Lead study author Cary Stothart said, "Although these notifications are generally short in duration, they can prompt task-irrelevant thoughts, or mind wandering, which has been shown to damage task performance. We found that notifications alone significantly disrupted performance on an attention-demanding task, even when participants did not directly interact with a mobile device during the task."
The researchers tested volunteers through an attention-monitoring test to reach their conclusions. Study participants were found to perform significantly worse on a task when their phones were buzzing or ringing. In fact, they were thrice more likely to make mistakes. The level of distraction was comparable to actually answering the phone call or writing a text message.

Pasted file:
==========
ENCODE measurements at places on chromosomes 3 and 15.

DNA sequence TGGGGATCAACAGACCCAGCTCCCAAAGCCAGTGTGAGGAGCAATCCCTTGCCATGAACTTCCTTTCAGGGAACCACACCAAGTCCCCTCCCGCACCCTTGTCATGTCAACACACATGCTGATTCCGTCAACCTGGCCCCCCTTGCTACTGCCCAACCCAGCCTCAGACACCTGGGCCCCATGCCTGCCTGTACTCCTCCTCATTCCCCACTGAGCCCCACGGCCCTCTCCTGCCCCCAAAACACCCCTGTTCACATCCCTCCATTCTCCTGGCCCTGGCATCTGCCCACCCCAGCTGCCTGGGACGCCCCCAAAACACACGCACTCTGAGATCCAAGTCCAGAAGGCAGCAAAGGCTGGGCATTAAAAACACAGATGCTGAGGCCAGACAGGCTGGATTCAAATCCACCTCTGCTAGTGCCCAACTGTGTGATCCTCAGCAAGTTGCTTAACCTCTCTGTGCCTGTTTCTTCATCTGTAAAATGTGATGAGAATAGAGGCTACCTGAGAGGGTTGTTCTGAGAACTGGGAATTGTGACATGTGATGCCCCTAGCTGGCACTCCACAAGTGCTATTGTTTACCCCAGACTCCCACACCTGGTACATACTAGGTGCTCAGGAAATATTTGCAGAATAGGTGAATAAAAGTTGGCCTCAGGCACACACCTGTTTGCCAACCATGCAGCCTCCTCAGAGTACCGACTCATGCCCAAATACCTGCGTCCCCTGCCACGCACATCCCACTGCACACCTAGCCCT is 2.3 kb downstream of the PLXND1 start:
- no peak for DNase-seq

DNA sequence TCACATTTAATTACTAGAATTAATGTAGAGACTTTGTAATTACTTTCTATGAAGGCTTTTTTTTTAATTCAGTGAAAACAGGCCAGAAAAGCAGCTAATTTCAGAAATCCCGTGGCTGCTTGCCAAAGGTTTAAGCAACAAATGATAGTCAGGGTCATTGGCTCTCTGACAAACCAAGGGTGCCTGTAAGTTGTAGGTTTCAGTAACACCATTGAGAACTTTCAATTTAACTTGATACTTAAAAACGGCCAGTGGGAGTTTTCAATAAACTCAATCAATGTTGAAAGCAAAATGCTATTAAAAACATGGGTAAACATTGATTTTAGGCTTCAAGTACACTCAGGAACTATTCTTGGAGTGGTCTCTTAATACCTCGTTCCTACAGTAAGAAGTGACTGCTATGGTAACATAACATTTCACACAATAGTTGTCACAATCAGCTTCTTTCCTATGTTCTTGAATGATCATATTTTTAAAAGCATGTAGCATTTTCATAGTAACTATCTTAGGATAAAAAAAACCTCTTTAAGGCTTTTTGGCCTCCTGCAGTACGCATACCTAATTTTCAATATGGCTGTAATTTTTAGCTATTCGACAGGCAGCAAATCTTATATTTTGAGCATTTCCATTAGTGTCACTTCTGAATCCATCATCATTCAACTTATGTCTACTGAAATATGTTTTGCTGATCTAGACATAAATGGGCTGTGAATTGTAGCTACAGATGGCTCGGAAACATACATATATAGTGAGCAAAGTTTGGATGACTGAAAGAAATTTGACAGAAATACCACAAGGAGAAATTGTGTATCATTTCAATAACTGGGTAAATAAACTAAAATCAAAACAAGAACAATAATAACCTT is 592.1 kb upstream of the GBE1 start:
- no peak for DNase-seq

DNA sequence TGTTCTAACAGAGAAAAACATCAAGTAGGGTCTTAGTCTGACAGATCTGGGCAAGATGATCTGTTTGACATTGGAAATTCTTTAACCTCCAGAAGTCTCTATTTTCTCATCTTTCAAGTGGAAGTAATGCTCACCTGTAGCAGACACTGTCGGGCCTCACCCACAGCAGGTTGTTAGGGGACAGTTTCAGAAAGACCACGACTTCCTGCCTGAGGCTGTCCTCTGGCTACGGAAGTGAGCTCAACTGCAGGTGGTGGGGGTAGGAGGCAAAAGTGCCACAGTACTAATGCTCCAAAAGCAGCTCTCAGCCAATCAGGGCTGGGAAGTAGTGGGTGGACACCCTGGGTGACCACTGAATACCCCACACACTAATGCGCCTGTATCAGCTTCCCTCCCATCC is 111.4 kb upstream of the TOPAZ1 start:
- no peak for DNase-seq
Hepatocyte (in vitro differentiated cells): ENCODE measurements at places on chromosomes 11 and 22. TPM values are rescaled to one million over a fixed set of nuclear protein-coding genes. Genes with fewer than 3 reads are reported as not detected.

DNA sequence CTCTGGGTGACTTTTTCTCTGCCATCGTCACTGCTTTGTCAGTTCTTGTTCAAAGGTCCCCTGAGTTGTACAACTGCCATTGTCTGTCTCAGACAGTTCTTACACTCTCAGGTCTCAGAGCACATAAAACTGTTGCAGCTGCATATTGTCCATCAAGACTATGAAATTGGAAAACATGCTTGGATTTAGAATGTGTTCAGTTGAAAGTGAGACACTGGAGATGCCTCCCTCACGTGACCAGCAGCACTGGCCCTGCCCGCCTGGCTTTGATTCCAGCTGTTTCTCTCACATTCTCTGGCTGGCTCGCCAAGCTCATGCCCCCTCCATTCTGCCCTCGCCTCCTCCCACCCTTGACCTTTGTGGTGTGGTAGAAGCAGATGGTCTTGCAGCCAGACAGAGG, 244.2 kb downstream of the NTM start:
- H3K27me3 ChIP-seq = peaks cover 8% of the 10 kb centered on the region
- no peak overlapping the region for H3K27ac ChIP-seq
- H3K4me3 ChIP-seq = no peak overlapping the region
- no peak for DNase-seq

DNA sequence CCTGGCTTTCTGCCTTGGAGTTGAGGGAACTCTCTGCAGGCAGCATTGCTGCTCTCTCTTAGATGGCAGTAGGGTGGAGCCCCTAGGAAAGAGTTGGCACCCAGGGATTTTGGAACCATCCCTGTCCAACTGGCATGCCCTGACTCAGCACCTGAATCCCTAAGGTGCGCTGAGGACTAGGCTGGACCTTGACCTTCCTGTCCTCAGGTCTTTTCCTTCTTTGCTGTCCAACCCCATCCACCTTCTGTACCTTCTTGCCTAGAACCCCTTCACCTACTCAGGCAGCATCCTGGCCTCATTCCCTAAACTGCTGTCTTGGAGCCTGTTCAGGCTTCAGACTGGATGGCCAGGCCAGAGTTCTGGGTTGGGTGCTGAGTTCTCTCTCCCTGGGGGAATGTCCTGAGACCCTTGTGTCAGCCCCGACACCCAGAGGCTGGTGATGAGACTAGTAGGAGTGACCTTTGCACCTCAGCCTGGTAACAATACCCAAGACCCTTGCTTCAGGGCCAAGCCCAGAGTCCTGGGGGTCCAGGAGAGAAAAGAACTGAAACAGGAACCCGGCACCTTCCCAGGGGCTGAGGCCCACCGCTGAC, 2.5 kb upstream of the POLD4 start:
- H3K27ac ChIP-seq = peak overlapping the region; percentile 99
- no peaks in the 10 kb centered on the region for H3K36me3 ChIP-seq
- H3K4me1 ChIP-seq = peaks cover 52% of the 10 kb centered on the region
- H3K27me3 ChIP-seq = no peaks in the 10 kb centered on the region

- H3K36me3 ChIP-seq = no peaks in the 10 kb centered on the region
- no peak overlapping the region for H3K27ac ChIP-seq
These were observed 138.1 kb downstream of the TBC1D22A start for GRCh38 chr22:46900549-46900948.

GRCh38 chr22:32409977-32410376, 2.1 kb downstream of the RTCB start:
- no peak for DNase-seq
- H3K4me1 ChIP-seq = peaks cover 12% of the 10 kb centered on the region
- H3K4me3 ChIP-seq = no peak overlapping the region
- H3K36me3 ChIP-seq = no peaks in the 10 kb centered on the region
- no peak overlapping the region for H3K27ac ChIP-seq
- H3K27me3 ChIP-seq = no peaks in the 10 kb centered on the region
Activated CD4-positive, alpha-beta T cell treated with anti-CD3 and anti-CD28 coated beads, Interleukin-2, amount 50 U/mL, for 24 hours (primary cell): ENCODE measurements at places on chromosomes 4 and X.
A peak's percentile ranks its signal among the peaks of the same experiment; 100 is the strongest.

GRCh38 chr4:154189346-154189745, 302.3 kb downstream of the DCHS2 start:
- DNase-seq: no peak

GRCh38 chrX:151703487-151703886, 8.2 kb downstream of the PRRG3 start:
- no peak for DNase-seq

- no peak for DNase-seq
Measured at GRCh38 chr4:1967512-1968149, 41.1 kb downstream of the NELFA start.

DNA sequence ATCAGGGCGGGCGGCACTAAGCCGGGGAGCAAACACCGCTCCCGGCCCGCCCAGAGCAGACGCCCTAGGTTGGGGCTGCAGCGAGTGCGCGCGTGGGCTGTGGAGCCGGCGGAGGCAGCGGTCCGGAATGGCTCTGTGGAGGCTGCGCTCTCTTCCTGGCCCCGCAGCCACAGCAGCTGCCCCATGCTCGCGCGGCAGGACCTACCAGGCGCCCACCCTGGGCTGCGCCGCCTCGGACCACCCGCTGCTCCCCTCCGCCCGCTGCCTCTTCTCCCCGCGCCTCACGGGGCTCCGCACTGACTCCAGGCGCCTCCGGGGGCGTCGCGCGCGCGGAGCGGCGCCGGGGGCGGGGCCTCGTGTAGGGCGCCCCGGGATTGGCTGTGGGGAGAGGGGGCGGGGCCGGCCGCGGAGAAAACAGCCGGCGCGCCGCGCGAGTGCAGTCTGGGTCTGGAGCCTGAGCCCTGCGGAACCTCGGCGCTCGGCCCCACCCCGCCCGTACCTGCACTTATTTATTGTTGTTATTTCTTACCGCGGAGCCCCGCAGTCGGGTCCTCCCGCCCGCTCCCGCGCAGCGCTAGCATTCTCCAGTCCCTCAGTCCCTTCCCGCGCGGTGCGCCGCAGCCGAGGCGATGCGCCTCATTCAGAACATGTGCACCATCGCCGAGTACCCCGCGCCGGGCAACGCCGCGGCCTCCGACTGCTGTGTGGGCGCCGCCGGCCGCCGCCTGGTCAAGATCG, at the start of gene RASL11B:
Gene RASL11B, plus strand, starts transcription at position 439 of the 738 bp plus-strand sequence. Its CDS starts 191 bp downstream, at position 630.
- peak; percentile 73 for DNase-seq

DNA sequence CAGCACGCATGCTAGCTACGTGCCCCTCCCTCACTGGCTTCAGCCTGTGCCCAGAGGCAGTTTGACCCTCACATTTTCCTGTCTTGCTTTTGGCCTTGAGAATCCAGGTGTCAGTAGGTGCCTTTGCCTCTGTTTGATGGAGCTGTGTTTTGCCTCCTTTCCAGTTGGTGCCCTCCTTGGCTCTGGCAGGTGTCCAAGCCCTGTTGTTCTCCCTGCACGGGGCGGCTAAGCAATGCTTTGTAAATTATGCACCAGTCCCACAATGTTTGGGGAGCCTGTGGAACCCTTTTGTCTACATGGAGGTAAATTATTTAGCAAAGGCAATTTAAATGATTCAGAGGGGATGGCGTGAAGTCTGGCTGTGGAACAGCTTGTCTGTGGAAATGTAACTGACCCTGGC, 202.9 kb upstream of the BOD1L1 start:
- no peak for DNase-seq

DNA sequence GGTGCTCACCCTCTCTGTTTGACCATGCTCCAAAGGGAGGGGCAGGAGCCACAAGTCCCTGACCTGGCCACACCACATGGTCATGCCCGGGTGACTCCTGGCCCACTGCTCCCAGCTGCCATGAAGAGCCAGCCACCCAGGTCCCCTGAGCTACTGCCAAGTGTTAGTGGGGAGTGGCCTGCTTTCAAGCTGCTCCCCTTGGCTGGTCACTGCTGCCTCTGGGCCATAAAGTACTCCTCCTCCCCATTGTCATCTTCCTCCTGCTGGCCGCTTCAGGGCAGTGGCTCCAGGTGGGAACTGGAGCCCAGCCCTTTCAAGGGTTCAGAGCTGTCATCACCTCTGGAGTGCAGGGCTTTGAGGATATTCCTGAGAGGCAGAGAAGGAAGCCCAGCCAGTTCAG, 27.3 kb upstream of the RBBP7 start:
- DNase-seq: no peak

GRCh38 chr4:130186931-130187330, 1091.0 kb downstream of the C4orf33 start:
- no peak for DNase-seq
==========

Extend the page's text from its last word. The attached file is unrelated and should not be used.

The researchers said, "If you really want to keep your mind on a task, just ignoring your phone notifications is not enough. You need to disable them altogether. While users initially believed the mobile devices would improve their ability to perform well with homework and tests and ultimately get better grades, the opposite was reported at the end of the study."